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MOOCs and mobile

Among the various MOOC platforms, which really work as mobile platforms? The FutureLearn platform in the UK was meant to have been designed with mobile in mind from the start. I have not done a MOOC on FutureLearn yet, and may very well find myself factilitating or teaching one soon enough, so I would really like to know if learning through FutureLearn, or any other MOOC platform, works well via mobile devices.

Is this a picture of mobile MOOC? Photo by Ed Yourdon on Flickr

Is this a picture of mobile MOOC? Photo by Ed Yourdon on Flickr

To this end, I have created an extremely short survey — 4 questions! — to try and get a flavour of MOOC learners’ mobile experience. If you have participated in a MOOC and attempted to do so via a mobile device or two, please would you take the survey here: http://www.surveymonkey.com/s/53F3V2H   

I will be reporting the results of the survey next week at our Open Education Week webinar entitled New Global Open Educational Trends: Policy, Learning Design, and Mobile, on 11 March 2013 at 12.30 GMT. The Open Education Week website has details of how to join in – everyone is invited!

And I will report my survey findings on this blog as well.

Terese Bird, Learning Technologist & SCORE Research Fellow, Institute of Learning Innovation, University of Leicester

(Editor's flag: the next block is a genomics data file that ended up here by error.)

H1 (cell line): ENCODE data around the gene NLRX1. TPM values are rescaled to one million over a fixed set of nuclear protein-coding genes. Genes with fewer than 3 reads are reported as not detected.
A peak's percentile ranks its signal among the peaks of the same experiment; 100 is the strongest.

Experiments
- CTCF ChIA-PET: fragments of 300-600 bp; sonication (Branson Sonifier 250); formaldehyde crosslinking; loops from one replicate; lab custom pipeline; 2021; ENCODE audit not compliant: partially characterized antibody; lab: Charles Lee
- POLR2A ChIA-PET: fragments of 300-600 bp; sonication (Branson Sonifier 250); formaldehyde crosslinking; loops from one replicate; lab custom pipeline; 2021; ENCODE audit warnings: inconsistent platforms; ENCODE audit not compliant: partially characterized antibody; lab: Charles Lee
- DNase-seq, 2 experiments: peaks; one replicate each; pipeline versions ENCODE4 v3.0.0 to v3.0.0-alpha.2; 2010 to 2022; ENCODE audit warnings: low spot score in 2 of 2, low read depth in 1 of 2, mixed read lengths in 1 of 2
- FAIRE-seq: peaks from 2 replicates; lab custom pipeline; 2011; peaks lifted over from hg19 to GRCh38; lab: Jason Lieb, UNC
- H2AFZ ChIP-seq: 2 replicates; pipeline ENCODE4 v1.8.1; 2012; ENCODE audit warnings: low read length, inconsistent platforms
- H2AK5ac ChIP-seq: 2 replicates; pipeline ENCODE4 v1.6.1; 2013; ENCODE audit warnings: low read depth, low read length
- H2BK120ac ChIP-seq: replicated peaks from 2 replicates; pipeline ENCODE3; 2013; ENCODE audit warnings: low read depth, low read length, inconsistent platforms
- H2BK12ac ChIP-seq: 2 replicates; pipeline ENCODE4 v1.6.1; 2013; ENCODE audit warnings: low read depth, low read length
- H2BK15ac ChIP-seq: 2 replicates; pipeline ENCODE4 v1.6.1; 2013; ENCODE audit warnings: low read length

Online learning and research – sharing in South Africa

Grainne Conole surrounded by art collected and created by Paul Prinsloo of Unisa

A team from Beyond Distance is visiting Unisa in South Africa for a three-day series of workshops and seminars about research and online learning. It’s wonderful to be back here among friends in Pretoria less than a year after our last visit. The team of six of us from Leicester is split between the Pretoria and Florida campuses. A few links to the presentations that have been given so far follow:

An overview of technology-enhanced learning (Grainne Conole)

Research methodology in technology-enhanced learning (Grainne Conole)

Audio recordings: Research Methodology in TEL Part 1

and Research Methodology in TEL Part 2 (Grainne Conole)

Sharing: from research to practice (Grainne Conole)

Harnessing the power of new media for learning, teaching and research (Grainne Conole)

Audio recording: Harnessing the power of new media for learning, teaching and research part 1

Harnessing the power of new media for learning, teaching and research part 2

Going open: the implications for learning, teaching and research (Grainne Conole)

Optimising the research possibilities in online teaching and learning (Ming Nie and Gabi Witthaus)

Questions for future e-learning research: can we plug the gaps? (Ale Armellini)

New Technologies and 21st century learners and their impact on teaching and learning at Unisa (Palitha Edirisingha, Ming Nie)

Ethical considerations in learning and teaching (Palitha Edirisingha, Ming Nie)

OER-based design for learning and its impact on research (Ming Nie, Gabi Witthaus,Terese Bird)

What works and what doesn’t work in research dissemination (Terese Bird)

The twitter stream from the three-day event (using hashtag #unisa12), captured on Storify: http://storify.com/twitthaus/university-of-leicester-at-unisa-june-2012